The Science of Play

We Should Understand the Science of Play.

The science of play proves that there is more to children just enjoying the fun of building things. Play with blocks and other construction toys is more than just play!

It’s universal, and it’s powerful: Play with toy blocks and other construction toys can change the way kids think. Building projects stimulate creativity, and sharpen crucial skills.

Parents and teachers need to design environments that encourage and enhance problem solving from a young age. Construction toys and play environments encourage this.

We know they can help kids develop:

  • motor skills and hand-eye coordination,
  • spatial skills,
  • a capacity for creative, divergent thinking,
  • social skills, and
  • language skills.

Pretend Play

Children can integrate construction into play scenarios and there is evidence that it can advance math skills in later stages of their education pathway.

Several studies have reported very strong links between spatial skills, awareness and construction play.

Children who show more interest in construction– and build more sophisticated structures– tend to perform better on standardized tests of spatial intelligence (Caldera et al 1999).

Building structures encourages children to test spatial relationships and mentally rotate objects in the mind’s eye. Such practice leads kids to develop superior spatial abilities and there is clear evidence to prove this.

When  kindergarten children are randomly assigned to engage in guided construction play, we know these children outperform their peers on tests of spatial visualization, mental rotation, and block building (Casey et al 2008).

Structured Block Play

We know that when children participate in sessions of structured block play, they showed improvements in mental rotation — the ability to rotate and analyze 3-D shapes in the “mind’s eye.”

Play with toy blocks and math skills

Block play has been linked with math skills, too. We know that play with LEGO blocks during the preschool years can increases mathematics achievement in high school, irrespective what IQ the children may have (Wolfgang et al 2001; 2003).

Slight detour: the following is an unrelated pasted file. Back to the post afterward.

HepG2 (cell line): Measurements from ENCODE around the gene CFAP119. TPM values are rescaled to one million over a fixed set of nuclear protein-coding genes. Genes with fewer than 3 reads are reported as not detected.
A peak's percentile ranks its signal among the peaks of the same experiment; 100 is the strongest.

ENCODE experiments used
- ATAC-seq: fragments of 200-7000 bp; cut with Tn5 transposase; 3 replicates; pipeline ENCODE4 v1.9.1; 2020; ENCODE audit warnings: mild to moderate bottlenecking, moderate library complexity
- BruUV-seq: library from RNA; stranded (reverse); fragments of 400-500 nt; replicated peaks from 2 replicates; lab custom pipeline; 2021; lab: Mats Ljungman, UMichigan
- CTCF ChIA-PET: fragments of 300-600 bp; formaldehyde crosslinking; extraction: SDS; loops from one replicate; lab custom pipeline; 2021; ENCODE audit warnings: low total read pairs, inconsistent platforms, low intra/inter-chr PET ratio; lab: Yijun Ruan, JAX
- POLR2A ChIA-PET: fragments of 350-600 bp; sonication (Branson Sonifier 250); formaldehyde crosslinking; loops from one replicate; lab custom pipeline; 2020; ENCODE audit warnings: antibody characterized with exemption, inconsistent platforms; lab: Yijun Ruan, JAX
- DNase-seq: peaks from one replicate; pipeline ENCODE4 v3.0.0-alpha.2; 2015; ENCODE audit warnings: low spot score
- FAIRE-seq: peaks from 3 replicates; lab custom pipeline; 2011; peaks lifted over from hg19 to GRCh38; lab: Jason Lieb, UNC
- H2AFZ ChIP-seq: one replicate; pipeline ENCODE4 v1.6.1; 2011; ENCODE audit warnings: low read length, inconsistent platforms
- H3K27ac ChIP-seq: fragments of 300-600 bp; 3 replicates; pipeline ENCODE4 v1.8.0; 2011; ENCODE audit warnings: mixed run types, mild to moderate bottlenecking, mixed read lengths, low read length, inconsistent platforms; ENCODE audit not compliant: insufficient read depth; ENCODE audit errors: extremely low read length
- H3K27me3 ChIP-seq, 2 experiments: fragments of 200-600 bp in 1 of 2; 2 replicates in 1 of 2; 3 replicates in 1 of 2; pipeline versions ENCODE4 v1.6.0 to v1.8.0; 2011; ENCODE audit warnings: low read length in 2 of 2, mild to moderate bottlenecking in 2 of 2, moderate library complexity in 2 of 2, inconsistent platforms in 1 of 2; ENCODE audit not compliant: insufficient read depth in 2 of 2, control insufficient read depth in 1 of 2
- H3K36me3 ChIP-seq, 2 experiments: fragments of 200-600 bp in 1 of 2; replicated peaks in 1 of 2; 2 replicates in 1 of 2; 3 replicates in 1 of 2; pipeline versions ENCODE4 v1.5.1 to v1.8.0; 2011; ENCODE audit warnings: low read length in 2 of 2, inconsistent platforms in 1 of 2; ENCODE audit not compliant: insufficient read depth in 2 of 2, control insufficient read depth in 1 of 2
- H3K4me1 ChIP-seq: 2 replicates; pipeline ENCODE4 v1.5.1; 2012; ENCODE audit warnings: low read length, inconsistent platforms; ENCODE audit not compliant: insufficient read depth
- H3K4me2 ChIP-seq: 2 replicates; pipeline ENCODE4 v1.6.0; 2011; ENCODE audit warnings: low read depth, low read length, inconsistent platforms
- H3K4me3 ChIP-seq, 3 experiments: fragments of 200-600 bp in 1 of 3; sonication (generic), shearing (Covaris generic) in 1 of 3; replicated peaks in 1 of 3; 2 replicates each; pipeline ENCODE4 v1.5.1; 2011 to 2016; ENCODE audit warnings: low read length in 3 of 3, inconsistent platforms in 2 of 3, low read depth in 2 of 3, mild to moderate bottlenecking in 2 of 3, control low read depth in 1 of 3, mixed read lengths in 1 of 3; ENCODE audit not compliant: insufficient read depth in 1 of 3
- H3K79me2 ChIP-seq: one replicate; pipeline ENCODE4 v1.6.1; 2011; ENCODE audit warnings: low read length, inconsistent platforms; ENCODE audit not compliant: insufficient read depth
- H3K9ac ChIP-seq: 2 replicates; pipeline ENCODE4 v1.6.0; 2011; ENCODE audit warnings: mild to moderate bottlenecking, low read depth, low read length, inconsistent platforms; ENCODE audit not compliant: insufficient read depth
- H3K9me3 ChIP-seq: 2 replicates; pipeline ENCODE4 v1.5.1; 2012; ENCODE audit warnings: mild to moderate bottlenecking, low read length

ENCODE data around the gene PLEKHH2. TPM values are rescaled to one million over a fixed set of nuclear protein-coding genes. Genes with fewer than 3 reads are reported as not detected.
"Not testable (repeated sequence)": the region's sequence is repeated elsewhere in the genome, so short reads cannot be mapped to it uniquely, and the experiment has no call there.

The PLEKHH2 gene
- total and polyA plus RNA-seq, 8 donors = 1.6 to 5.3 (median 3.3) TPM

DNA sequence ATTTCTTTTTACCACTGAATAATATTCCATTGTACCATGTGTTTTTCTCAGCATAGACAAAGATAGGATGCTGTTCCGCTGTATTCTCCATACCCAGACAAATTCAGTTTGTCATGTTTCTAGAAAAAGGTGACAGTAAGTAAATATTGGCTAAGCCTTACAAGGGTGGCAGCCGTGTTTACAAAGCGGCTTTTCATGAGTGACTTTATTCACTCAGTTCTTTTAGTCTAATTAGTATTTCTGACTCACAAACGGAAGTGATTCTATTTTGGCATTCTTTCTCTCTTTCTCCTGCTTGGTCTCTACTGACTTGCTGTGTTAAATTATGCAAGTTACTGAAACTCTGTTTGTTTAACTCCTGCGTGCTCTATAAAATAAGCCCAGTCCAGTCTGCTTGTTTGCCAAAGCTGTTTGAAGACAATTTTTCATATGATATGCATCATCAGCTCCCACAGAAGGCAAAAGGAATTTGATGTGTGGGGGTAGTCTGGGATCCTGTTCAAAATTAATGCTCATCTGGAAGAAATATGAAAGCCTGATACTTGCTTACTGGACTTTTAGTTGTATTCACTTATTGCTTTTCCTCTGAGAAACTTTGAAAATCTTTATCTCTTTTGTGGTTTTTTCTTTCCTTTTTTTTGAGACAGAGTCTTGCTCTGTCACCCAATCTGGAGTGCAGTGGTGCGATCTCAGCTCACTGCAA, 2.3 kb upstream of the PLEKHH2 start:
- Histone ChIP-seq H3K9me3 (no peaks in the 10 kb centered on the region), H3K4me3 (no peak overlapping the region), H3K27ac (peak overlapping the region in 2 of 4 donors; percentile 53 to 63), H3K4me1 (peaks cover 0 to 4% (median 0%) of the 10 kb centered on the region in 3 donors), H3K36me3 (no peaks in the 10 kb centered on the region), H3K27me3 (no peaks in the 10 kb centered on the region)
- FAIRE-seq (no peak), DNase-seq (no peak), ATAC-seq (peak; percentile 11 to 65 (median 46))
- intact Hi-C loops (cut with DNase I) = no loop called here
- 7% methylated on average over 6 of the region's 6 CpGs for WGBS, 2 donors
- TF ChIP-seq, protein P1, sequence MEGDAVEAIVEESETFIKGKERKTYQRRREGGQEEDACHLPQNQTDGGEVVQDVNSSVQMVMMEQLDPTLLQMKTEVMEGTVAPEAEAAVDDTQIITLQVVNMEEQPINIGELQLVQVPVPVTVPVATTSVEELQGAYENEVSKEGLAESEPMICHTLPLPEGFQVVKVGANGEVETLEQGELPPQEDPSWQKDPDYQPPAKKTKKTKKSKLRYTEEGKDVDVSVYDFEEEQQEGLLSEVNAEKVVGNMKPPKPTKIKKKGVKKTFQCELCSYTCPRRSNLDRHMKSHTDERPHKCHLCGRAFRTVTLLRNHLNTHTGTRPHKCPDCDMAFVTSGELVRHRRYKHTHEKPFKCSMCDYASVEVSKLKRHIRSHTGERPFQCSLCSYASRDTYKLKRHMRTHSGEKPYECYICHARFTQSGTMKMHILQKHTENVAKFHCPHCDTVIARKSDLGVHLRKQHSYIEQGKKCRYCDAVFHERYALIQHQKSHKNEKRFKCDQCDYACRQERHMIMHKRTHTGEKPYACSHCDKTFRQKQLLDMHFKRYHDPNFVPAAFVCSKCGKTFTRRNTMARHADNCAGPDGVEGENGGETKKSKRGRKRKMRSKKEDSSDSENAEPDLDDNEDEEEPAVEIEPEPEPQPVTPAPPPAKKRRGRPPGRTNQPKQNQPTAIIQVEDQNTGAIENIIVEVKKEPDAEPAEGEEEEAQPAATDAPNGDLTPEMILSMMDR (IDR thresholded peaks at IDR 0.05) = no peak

It also works for older children. Even 6th grade students who spend more free time in construction play perform better on mathematics word problems (Oostermejier et al 2014).

Play with toy blocks and creative, divergent problem-solving

Psychologists recognize two major types of problems.

  1. Convergent problems have only one correct solution.
  2. Divergent problems can be solved in multiple ways.

Because kids can put together blocks in such a wide variety of ways, block play is divergent play and it prepares kids to think creatively and better solve complex problems.

Play with toy blocks and cooperative play

We know that children become friendlier and have better interpersonal skills when they work on cooperative construction projects. It is clearly evident that children who work on cooperative projects form higher-quality friendships (Roseth et al 2009).

Play with toy blocks: Do they promote language development? Maybe so.

Kids who play with blocks:

  • score higher on parent-reported tests of vocabulary, grammar, and verbal comprehension, and
  • showed a non-significant trend towards watching less TV

While it’s not clear why block play has this effect. It could be that kids who spent more time playing with blocks also had more opportunities to talk with their parents. Alternatively, block-play itself might help kids develop skills important for language development like the ability to plan and recognize patterns or predictions.

Everyday Experience

The most compelling evidence that construction play is helpful in learning comes from everyday experience. We know that people learn from practice, and builders who create small-scale structures must cope with the same physics that constrain the design of large real-life structures.

The reason why engineers and scientists build physical models is that it helps them test and explore their ideas. If you want to understand how the forces of tension and compression work, hands-on experience with construction is invaluable.

Play Tips: Getting the most from your construction blocks

  • Engage young children by participating yourself.

Demonstration and modelling helps children learn faster.

  • Stimulate pretend play with character toys and other accessories.

Additional toys, like people and cars gives children  ideas for construction projects and it encourages pretend play that mimics real life situations.

  • Combine block play with story-time

After reading stories children are even more encouraged to pretend play. It gives children ideas for things to build.

  • Challenge kids with specific play and building tasks.

While free play is very important children also reap special benefits from trying to match structures to a template. You can use pictures and diagrams to inspire or guide a construction project as it creates models and encourages different types of experiments.

  • Encourage cooperative play and building projects

As we have already noted, cooperative building can help kids forge better social skills

  • Remember that fantasy is a valuable part of play

Construction play seems so practical and logical however we need to remember the importance of  fantasy and creativity. Children become more creative and inventive when they are exposed to creative stories . The play can include fantasy as well as construction as this will reap important cognitive benefits.

Source: Adapted from


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